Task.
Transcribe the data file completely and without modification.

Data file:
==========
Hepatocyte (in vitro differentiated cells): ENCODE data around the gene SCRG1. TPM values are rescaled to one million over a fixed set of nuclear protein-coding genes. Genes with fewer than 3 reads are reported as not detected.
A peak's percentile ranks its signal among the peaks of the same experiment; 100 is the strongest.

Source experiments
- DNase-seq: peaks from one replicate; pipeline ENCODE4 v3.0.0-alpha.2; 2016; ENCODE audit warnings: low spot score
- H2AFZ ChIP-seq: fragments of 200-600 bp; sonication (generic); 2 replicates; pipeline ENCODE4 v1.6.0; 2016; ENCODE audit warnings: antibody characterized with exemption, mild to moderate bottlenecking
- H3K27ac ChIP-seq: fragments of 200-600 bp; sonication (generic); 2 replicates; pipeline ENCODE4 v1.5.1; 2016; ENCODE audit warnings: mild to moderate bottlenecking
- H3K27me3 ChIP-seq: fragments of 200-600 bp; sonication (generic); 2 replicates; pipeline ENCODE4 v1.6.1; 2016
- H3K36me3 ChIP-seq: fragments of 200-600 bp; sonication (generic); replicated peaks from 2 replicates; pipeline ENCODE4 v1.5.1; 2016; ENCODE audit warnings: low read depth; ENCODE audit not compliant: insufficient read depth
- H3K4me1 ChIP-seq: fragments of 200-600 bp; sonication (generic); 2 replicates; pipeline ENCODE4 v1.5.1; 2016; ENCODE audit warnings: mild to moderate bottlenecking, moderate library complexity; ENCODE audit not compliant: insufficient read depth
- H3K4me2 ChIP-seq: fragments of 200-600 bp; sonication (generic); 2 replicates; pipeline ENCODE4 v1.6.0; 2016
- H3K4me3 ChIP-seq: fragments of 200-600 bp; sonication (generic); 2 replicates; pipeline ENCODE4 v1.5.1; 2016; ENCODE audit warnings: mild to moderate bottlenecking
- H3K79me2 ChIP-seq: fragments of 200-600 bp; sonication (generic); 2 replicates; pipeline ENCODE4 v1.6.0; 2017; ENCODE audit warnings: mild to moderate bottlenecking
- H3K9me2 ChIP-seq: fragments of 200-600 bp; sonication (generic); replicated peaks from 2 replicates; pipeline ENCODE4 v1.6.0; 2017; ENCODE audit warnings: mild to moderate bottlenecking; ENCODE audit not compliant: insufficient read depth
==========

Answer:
Hepatocyte (in vitro differentiated cells): ENCODE data around the gene SCRG1. TPM values are rescaled to one million over a fixed set of nuclear protein-coding genes. Genes with fewer than 3 reads are reported as not detected.
A peak's percentile ranks its signal among the peaks of the same experiment; 100 is the strongest.

Source experiments
- DNase-seq: peaks from one replicate; pipeline ENCODE4 v3.0.0-alpha.2; 2016; ENCODE audit warnings: low spot score
- H2AFZ ChIP-seq: fragments of 200-600 bp; sonication (generic); 2 replicates; pipeline ENCODE4 v1.6.0; 2016; ENCODE audit warnings: antibody characterized with exemption, mild to moderate bottlenecking
- H3K27ac ChIP-seq: fragments of 200-600 bp; sonication (generic); 2 replicates; pipeline ENCODE4 v1.5.1; 2016; ENCODE audit warnings: mild to moderate bottlenecking
- H3K27me3 ChIP-seq: fragments of 200-600 bp; sonication (generic); 2 replicates; pipeline ENCODE4 v1.6.1; 2016
- H3K36me3 ChIP-seq: fragments of 200-600 bp; sonication (generic); replicated peaks from 2 replicates; pipeline ENCODE4 v1.5.1; 2016; ENCODE audit warnings: low read depth; ENCODE audit not compliant: insufficient read depth
- H3K4me1 ChIP-seq: fragments of 200-600 bp; sonication (generic); 2 replicates; pipeline ENCODE4 v1.5.1; 2016; ENCODE audit warnings: mild to moderate bottlenecking, moderate library complexity; ENCODE audit not compliant: insufficient read depth
- H3K4me2 ChIP-seq: fragments of 200-600 bp; sonication (generic); 2 replicates; pipeline ENCODE4 v1.6.0; 2016
- H3K4me3 ChIP-seq: fragments of 200-600 bp; sonication (generic); 2 replicates; pipeline ENCODE4 v1.5.1; 2016; ENCODE audit warnings: mild to moderate bottlenecking
- H3K79me2 ChIP-seq: fragments of 200-600 bp; sonication (generic); 2 replicates; pipeline ENCODE4 v1.6.0; 2017; ENCODE audit warnings: mild to moderate bottlenecking
- H3K9me2 ChIP-seq: fragments of 200-600 bp; sonication (generic); replicated peaks from 2 replicates; pipeline ENCODE4 v1.6.0; 2017; ENCODE audit warnings: mild to moderate bottlenecking; ENCODE audit not compliant: insufficient read depth